Lero, the SFI Research Centre for Software, has launched an Open Science Charter which promotes making research openly available to all. The new charter will lead to increased visibility for researchers, greater opportunities for collaboration, and greater transparency in the research process.
At the launch in University of Limerick, Director of Lero, Professor Brian Fitzgerald said, “Lero is committed to Ireland’s goal of ensuring that all scholarly publications resulting from publicly-funded research are openly available.
“Open Science practices, which optimise access to research, are integral to Lero so we can collaborate and contribute, where research data, relevant software and other research processes are freely available, under terms that enable reuse, redistribution and reproduction of the research and its underlying data and methods,” he added.
Launching the charter, Ireland’s National Open Research Coordinator Dr Daniel Bangert said, “Lero’s Open Science Charter is a welcome demonstration of leadership and commitment to Open Science and the principle of sharing research for the benefit of science and society”.
“It is well aligned with the international movement towards Open Science and national objectives developed by Ireland’s National Open Research Forum. Lero’s Charter outlines centre-wide strategies and incentives for Open Science and these practical commitments will make a valuable contribution to the national agenda.”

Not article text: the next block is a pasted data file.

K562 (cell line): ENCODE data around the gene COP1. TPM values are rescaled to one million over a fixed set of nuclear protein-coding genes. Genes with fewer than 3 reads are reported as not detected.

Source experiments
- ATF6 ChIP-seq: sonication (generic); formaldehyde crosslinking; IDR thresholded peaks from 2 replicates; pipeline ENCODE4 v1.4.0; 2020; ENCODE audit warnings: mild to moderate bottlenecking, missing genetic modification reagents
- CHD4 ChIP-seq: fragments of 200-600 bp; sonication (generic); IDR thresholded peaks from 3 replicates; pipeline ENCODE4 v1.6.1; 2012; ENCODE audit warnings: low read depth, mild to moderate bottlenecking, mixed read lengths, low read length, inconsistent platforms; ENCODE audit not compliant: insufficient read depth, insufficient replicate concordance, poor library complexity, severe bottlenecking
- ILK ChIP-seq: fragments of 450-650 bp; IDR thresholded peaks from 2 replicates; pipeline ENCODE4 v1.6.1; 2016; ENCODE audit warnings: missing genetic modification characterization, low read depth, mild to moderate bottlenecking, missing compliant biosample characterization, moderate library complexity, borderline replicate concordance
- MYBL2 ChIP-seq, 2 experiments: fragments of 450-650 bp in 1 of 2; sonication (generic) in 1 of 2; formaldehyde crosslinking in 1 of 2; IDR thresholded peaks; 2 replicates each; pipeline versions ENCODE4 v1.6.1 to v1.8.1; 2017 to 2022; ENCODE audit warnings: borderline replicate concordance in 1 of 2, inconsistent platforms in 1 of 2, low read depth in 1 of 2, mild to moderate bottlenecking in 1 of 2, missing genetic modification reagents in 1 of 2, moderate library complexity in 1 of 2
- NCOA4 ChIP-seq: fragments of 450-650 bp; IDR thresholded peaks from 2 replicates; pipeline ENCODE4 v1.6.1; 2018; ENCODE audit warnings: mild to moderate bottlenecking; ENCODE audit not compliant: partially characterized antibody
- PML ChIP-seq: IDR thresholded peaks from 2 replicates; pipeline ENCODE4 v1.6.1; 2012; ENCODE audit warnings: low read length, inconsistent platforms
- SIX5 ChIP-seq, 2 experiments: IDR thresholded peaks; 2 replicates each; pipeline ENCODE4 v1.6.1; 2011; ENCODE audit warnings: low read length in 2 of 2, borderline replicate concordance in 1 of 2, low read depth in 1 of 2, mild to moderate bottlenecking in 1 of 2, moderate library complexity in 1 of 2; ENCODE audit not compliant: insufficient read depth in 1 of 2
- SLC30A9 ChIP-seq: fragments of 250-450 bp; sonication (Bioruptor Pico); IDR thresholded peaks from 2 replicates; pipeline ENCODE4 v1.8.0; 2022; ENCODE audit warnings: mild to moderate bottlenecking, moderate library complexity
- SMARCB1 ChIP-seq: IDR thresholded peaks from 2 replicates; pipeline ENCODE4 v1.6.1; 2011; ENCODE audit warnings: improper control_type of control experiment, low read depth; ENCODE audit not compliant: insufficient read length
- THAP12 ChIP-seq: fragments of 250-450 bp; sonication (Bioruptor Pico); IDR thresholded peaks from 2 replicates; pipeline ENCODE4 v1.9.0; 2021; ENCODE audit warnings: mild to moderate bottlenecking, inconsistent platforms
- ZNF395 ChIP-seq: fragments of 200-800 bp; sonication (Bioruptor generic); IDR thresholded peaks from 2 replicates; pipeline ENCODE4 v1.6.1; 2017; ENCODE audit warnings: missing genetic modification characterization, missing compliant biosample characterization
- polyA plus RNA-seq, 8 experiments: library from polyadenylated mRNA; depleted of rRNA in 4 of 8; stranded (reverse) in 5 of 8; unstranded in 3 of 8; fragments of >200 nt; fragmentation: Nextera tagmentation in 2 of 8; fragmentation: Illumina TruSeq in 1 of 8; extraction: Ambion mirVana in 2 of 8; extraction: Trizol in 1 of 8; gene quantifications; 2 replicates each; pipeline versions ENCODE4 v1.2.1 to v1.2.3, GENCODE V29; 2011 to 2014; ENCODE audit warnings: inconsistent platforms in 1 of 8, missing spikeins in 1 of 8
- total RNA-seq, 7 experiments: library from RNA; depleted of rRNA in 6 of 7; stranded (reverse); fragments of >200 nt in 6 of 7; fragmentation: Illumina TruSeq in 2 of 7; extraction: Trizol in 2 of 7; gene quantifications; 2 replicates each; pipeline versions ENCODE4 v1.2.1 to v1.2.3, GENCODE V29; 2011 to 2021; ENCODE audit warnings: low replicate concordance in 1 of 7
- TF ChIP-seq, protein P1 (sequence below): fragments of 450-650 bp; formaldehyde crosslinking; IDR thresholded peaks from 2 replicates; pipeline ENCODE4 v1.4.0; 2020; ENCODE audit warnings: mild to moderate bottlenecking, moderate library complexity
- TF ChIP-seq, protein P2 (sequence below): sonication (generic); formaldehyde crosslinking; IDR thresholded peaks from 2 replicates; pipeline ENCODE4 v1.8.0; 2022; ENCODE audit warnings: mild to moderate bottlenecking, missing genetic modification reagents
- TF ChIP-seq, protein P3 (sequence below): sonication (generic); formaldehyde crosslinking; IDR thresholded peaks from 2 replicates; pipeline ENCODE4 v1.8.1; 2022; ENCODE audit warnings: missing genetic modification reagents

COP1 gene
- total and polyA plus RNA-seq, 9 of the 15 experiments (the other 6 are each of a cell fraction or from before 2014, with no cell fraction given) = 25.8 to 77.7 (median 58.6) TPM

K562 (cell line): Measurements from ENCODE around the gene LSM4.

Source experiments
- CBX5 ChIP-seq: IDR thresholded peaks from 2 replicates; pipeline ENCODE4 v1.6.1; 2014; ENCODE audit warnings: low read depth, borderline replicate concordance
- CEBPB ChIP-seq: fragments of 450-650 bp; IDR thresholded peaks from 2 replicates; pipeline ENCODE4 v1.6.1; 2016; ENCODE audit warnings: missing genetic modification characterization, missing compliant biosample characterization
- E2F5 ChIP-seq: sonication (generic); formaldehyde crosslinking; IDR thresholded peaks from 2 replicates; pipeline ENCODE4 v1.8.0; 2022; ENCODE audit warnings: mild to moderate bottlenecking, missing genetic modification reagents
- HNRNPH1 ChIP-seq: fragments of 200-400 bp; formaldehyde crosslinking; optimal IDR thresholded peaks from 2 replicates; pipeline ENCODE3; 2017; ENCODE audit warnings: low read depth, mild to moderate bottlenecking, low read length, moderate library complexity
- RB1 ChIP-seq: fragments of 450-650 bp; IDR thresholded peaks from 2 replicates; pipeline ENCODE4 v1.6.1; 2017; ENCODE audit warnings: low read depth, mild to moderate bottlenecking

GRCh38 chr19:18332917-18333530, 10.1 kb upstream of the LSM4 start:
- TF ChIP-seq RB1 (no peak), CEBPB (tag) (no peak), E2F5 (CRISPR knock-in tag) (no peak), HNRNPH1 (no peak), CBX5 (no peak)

Lero’s Open Science Charter is the first to be published by a Science Foundation Ireland research centre. It is formulated in line with the EU's Open Science policy which identifies several Open Science ambitions, including:
- FAIR (Findable, Accessible, Interoperable and Re-usable data) and open data sharing is the default approach at Lero for the results of EU-funded scientific research.
- Lero will align its sharing strategies with the European Open Science Cloud (EOSC) platform as it becomes available. This federated ecosystem of research data infrastructures enables the scientific community to share and process publicly funded research results and data.
- All peer-reviewed scientific publications should be freely accessible, and the early sharing of different research outputs should be encouraged.
- Research career evaluation systems should fully acknowledge Open Science activities.
- Citizen Science, the public should be able to make significant contributions and be recognised as valid European science knowledge producers.